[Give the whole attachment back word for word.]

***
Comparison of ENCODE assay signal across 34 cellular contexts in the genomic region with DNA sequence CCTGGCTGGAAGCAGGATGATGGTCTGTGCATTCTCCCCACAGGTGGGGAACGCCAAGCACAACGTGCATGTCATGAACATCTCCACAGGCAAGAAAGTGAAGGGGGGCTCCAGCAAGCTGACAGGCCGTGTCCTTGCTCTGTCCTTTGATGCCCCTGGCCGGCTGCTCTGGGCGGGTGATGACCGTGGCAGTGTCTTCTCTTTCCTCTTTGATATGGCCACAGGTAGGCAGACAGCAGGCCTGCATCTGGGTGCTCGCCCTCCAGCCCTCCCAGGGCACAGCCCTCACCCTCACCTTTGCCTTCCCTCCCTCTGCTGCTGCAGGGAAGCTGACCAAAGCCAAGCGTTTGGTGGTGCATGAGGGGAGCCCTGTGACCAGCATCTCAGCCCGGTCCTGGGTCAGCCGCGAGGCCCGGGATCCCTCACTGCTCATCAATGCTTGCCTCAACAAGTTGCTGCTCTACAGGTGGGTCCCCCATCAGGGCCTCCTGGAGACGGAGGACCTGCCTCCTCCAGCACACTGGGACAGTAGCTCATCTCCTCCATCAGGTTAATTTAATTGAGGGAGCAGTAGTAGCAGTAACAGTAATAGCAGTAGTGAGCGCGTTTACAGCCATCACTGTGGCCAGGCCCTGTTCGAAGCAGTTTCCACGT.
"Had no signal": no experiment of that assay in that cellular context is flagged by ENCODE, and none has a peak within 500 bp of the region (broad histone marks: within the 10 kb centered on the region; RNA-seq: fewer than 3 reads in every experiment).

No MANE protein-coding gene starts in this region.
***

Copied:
Comparison of ENCODE assay signal across 34 cellular contexts in the genomic region with DNA sequence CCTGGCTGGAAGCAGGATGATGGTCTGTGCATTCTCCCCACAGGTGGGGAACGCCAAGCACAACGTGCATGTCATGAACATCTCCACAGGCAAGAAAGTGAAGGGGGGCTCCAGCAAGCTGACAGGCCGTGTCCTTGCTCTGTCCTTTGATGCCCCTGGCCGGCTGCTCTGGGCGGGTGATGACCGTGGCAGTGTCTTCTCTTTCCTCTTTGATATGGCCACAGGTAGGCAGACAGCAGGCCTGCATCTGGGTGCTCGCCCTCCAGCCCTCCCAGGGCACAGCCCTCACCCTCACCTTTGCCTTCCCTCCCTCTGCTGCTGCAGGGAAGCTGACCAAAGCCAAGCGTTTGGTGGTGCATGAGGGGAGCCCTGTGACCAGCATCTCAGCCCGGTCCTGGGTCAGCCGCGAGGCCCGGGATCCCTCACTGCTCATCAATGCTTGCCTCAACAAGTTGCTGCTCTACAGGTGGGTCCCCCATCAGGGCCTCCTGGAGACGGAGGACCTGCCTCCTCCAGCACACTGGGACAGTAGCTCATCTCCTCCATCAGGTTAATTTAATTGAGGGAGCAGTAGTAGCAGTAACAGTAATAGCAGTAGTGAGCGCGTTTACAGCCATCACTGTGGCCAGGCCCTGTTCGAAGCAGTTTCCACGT.
"Had no signal": no experiment of that assay in that cellular context is flagged by ENCODE, and none has a peak within 500 bp of the region (broad histone marks: within the 10 kb centered on the region; RNA-seq: fewer than 3 reads in every experiment).

No MANE protein-coding gene starts in this region.